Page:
Besides helping to quell suspicions of foreigner intentions, Parsons Brinckerhoff brings to Balfour Beatty a particular strength in U.S. domestic transportation infrastructure development that could prove decisive to winning much of the coming wave of projects that go to tender. It brings not only experience, and an operating margin that is roughly twice that of its acquirer, but size to a business where size really matters. Unlike the U.K., distances in the U.S. tend to be much larger, so that questions about the capabilities of bidding consortia are never far from the minds of decision-makers. The combined business takes BB’s U.S. revenue base to 32% from 29% immediately and significantly towards its goal of a 40% U.S., 40% U.K. balance, and towards taking the perception of dependency on U.K. sources off the table once and for all.

From a business diversification perspective as well, the acquisition makes great sense for BB, which faces not so much the risk, as the certainty of seeing its U.K. public sector project pipeline shrink. This is due in part to public spending cuts, but also to the reality that government spending on big PFI projects in healthcare and transportation are now moving towards completion. Indeed, with 50% of BB’s current group earnings coming from the public sector, and 25% linked to U.K. public sector work, a move to diversify geographically would appear to be well-timed.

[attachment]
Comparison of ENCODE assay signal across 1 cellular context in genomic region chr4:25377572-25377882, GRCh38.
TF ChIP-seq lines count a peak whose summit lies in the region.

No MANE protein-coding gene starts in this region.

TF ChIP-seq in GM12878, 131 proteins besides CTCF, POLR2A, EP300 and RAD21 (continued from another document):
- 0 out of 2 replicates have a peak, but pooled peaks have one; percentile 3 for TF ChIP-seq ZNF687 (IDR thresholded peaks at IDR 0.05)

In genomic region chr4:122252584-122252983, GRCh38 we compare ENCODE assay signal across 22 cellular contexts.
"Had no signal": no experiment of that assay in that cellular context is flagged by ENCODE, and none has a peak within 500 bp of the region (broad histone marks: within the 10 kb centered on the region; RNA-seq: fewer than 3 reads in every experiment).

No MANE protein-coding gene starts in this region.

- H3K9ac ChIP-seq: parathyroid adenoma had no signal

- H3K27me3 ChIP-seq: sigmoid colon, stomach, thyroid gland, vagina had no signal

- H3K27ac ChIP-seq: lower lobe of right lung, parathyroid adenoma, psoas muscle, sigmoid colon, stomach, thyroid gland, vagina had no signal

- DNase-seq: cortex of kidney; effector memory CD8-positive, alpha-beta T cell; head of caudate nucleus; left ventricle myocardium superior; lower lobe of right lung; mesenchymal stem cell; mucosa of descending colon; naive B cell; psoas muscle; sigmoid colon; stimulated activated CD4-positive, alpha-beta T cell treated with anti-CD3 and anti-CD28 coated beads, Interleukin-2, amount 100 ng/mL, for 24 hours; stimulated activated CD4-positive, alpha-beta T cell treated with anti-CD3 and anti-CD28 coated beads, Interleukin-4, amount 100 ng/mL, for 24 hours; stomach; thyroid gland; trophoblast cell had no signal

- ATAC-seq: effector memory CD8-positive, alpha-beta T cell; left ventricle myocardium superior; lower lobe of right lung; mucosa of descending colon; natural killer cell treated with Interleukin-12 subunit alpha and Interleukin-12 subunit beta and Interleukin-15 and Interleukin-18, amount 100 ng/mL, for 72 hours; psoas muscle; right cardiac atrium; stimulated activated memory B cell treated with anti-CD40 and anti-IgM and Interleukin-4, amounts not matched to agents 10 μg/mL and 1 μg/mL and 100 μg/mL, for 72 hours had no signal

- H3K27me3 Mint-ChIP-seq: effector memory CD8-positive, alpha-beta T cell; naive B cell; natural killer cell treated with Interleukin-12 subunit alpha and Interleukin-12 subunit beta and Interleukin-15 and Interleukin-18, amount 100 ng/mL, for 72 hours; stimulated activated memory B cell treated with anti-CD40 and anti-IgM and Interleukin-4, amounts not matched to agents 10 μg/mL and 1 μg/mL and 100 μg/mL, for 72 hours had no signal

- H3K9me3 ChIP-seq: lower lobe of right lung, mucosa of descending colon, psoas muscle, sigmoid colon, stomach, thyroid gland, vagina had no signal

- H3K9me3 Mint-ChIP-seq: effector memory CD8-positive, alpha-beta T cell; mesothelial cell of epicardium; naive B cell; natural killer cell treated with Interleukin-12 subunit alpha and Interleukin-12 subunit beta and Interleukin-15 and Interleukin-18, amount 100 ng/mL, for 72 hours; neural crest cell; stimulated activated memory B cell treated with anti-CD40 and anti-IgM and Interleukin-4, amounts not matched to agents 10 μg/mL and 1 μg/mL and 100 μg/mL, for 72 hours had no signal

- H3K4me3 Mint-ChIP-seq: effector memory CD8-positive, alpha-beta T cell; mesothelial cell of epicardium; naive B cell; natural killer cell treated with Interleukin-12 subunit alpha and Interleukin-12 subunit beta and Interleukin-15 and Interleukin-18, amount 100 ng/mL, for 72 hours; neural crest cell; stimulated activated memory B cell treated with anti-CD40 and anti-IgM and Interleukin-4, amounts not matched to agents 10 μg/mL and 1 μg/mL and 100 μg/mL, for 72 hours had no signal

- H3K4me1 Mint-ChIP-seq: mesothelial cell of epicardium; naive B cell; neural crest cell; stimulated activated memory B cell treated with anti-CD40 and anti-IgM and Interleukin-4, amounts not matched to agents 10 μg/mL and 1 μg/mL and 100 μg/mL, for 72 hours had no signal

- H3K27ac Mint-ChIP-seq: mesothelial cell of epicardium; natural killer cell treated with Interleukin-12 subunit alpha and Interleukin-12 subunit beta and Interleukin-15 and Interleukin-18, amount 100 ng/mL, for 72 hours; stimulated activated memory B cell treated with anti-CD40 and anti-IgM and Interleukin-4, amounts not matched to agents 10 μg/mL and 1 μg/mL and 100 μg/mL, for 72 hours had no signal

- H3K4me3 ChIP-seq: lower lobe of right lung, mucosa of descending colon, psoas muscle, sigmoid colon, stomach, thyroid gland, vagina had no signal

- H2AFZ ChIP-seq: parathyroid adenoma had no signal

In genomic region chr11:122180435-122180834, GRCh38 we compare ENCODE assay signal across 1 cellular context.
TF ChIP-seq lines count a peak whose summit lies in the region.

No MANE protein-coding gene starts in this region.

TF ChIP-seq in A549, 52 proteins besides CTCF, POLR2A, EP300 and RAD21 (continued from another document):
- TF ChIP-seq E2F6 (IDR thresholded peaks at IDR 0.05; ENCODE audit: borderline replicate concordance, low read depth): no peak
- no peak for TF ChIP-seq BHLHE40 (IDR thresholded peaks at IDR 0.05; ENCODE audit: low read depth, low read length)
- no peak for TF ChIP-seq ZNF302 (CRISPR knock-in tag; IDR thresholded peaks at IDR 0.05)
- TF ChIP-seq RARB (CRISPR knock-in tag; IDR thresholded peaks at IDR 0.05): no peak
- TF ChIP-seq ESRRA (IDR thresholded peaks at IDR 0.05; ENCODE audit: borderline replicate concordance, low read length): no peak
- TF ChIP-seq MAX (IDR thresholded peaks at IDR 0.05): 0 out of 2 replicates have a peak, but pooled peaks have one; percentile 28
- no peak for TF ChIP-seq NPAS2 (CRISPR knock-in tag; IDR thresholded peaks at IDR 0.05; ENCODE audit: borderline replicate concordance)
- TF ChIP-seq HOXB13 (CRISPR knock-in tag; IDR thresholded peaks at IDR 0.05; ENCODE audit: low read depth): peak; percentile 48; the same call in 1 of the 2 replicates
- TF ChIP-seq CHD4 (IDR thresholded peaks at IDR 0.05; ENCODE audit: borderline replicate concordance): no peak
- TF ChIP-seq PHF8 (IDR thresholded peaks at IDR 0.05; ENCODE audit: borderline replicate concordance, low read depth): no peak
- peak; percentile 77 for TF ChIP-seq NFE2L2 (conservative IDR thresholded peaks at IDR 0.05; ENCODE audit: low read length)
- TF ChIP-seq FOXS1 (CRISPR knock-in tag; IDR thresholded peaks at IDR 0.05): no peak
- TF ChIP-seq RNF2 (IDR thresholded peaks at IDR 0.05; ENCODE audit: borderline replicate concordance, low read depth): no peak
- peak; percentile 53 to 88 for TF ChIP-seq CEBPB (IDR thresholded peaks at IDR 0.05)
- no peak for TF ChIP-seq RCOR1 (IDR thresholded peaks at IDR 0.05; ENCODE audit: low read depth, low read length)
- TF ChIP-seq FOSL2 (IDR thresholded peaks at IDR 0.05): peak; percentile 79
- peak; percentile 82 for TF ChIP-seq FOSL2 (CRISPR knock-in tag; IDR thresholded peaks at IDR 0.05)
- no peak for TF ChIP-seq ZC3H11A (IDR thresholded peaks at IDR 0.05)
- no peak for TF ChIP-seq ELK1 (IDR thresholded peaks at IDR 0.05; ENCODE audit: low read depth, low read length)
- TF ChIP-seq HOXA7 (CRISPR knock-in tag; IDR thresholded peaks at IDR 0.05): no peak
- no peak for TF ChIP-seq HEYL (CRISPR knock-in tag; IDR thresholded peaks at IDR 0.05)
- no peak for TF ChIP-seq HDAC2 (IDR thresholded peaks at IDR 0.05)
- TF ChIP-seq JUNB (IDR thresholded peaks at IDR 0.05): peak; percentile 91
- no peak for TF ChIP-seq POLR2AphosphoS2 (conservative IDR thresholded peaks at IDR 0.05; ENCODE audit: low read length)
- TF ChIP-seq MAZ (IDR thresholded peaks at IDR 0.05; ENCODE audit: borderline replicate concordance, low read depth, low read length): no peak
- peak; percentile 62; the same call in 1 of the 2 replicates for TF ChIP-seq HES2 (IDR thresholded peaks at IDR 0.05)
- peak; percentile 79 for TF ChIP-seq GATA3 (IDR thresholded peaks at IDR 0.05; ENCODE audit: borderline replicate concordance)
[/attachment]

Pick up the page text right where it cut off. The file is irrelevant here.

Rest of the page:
The overwhelming enthusiasm that has greeted the Balfour-Parsons deal should logically lead one to ask who might be next to go. The question has special relevance now, while the weak dollar would seem to favor companies making a play out of Europe or Australia. Parsons Brinckerhoff occupies a fairly special place in the firmament of leading U.S. project management service providers, but there are others. There are publicly traded companies in the sector with international expertise, but these are generally of a size that would make them too big to swallow. However, the shifting landscape of procurement in America could shake up thinking at Fluor Corp., KBR Inc, and Jacobs Engineering Group Inc. And it certainly will cause companies with similar profiles to Parsons Brinckerhoff to consider their future as part of something larger. With eight times 2008 earnings the new standard by which they might expect their businesses to be valued, it seems likely there will be more tie-ups of the Parsons Brinckerhoff variety in the very near future.

Arizona Wrestles With its Fiscal Gremlins